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National MS Society Joins Collaborative Effort to Identify and Speed Development of Nerve-Protecting Drugs

February 28, 2013

The Alzheimer’s Drug Discovery Foundation, Beyond Batten Disease Foundation and the National Multiple Sclerosis Society today announced a funding collaboration to support the creation of the Collaborative CNS Screening Initiative (CCSI), a central repository of chemical compounds that have shown significant central nervous system activity. The idea is to share data and speed the development of new therapies that may protect the brain from damage. Led by the Harvard NeuroDiscovery Center’s Laboratory for Drug Discovery in Neurodegeneration, the CCSI will share emerging compounds with the potential to treat diseases of the central nervous system (brain and spinal cord - CNS) among academic drug discovery centers to maximize their potential and accelerate drug discovery efforts within the neuroscience community.

“The CCSI is a significant step toward our common goal of developing unique chemical compounds for neurodegenerative diseases,” said Timothy Coetzee, PhD, chief research officer of the National MS Society. “This initiative is a testament to what we can achieve when we eliminate our research silos and come together as a CNS community.”

The CCSI is envisioned as a simple, cost-effective way to stimulate novel collaborations and accelerate the drug discovery process for the benefit of people living with diseases that impact the central nervous system, including multiple sclerosis. Through the CCSI, screening and early-stage drug discovery centers will submit anonymous CNS-active compounds to a highly selective, shared “library.” The CCSI library will be made available to participating centers to include in their ongoing screening, which will increase the exposure of the shared compounds to a wide range of assays, diseases and conditions to identify beneficial activities. Centers that discover novel activity will be connected with the contributing center to discuss further drug development of the compound.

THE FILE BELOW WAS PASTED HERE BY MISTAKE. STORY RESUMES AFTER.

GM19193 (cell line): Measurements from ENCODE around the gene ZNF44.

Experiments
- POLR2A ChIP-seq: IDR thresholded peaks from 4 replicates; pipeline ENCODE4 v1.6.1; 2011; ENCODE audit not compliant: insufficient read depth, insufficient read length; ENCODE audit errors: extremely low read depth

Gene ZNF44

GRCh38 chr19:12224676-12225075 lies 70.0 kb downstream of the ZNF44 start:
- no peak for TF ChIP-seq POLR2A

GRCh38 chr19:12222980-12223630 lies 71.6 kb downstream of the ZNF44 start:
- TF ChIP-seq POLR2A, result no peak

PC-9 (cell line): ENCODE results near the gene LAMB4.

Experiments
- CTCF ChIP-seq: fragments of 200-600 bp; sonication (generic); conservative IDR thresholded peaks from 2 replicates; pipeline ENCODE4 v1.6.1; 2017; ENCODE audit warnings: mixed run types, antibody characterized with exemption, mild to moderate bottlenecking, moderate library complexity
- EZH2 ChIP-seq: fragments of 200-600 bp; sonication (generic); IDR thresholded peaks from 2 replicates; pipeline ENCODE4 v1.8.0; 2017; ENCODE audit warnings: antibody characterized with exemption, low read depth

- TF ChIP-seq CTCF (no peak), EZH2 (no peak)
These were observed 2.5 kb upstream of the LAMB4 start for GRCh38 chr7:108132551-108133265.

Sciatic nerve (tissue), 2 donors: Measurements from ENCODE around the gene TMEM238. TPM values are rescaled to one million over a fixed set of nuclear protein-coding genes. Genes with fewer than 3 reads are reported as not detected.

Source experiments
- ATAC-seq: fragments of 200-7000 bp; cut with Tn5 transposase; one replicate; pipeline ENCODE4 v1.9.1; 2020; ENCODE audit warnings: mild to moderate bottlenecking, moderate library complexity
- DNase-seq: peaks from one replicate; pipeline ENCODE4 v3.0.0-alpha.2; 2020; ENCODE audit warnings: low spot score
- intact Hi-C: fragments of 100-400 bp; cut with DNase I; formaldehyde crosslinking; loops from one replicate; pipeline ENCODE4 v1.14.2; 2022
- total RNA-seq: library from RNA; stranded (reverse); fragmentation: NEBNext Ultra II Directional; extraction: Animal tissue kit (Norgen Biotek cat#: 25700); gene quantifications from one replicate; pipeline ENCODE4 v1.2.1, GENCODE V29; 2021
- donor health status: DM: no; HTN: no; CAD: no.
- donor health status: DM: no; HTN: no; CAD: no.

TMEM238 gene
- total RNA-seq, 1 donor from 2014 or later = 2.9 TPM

“With multiple drug discovery centers around the world developing compounds for Alzheimer’s disease and other brain disorders, the CCSI offers an invaluable opportunity to harness a growing body of CNS-active compounds and use it to drive new discoveries,” said Howard Fillit, MD, executive director and chief scientific officer of the Alzheimer’s Drug Discovery Foundation.

“The concept is so straightforward, yet funding is scarce for such early-stage initiatives,” said Marcie Glicksman, PhD, co-director of the Laboratory for Drug Discovery in Neurodegeneration at Brigham and Women’s Hospital.

“The CCSI will help researchers pinpoint early-stage CNS compounds that warrant further development, creating a more efficient path toward innovation,” said Danielle Kerkovich, PhD, principal scientist of Beyond Batten Disease Foundation.

Funding for CCSI includes $43,344 from the Alzheimer’s Drug Discovery Foundation, and $40,000 each from Beyond Batten Disease Foundation and the National MS Society. Nine academic centers have already committed to participate in the CCSI. Although it will begin as an academic collaboration, the CCSI may eventually expand to include industry and other organizations.

About Multiple Sclerosis

Multiple sclerosis is an unpredictable, often disabling disease of the central nervous system that disrupts the flow of information within the brain, and between the brain and body. Symptoms range from numbness and tingling to blindness and paralysis. The progress, severity and specific symptoms of MS in any one person cannot yet be predicted, but advances in research and treatment are leading to better understanding and moving us closer to a world free of MS. Most people with MS are diagnosed between the ages of 20 and 50, with at least two to three times more women than men being diagnosed with the disease. MS affects more than 2.3 million people worldwide.


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